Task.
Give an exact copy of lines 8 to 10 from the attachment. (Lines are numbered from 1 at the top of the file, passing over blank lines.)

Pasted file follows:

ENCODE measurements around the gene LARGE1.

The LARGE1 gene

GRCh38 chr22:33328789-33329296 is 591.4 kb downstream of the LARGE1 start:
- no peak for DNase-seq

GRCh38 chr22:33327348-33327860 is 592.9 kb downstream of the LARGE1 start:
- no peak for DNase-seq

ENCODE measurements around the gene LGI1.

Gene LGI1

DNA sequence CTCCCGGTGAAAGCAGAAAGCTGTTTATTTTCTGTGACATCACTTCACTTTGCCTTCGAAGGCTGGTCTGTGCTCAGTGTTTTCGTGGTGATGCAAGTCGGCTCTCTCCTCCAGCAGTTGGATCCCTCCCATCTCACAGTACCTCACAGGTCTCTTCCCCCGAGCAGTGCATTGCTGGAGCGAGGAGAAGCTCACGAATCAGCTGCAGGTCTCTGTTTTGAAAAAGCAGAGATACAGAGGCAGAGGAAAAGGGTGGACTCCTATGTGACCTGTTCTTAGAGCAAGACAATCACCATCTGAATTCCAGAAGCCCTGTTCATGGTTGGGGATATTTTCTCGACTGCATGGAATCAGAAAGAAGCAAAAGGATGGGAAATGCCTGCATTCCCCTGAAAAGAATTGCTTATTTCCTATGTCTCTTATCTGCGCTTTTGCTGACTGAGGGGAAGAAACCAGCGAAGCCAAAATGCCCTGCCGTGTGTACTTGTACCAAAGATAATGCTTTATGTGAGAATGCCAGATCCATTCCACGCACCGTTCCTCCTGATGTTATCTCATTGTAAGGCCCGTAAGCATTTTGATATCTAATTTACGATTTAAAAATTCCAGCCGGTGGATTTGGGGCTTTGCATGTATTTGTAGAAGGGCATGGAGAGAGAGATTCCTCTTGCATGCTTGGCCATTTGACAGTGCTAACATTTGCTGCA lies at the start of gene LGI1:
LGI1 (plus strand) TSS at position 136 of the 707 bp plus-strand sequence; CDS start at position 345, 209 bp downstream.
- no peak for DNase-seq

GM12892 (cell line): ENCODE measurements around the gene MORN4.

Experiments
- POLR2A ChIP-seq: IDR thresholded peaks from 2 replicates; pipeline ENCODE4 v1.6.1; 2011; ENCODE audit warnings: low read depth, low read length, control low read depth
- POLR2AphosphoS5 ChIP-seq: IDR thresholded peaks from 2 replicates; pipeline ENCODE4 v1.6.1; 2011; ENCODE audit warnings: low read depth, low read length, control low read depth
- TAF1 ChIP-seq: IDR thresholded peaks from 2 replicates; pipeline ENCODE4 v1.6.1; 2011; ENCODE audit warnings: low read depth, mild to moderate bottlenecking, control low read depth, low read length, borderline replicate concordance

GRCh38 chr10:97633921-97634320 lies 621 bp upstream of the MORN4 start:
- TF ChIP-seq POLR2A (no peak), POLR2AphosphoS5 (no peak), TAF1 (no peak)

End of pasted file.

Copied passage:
Gene LGI1

DNA sequence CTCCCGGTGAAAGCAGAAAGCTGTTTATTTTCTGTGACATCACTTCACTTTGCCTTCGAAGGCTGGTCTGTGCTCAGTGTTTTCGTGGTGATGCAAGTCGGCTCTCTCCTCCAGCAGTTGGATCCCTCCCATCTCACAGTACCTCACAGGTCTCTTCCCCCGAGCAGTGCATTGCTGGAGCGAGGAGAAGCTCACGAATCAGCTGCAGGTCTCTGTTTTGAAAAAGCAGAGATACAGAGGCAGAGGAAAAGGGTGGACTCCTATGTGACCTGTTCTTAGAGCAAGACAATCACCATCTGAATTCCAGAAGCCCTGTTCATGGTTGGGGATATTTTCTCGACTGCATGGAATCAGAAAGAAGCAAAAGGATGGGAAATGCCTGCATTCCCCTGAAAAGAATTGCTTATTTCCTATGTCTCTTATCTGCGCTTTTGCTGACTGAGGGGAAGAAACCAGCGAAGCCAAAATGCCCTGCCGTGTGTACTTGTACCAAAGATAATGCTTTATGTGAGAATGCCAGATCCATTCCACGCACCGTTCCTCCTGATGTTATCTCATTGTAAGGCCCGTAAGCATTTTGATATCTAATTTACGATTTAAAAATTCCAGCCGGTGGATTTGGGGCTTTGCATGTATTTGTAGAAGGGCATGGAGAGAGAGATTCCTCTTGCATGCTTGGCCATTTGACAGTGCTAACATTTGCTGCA lies at the start of gene LGI1:
LGI1 (plus strand) TSS at position 136 of the 707 bp plus-strand sequence; CDS start at position 345, 209 bp downstream.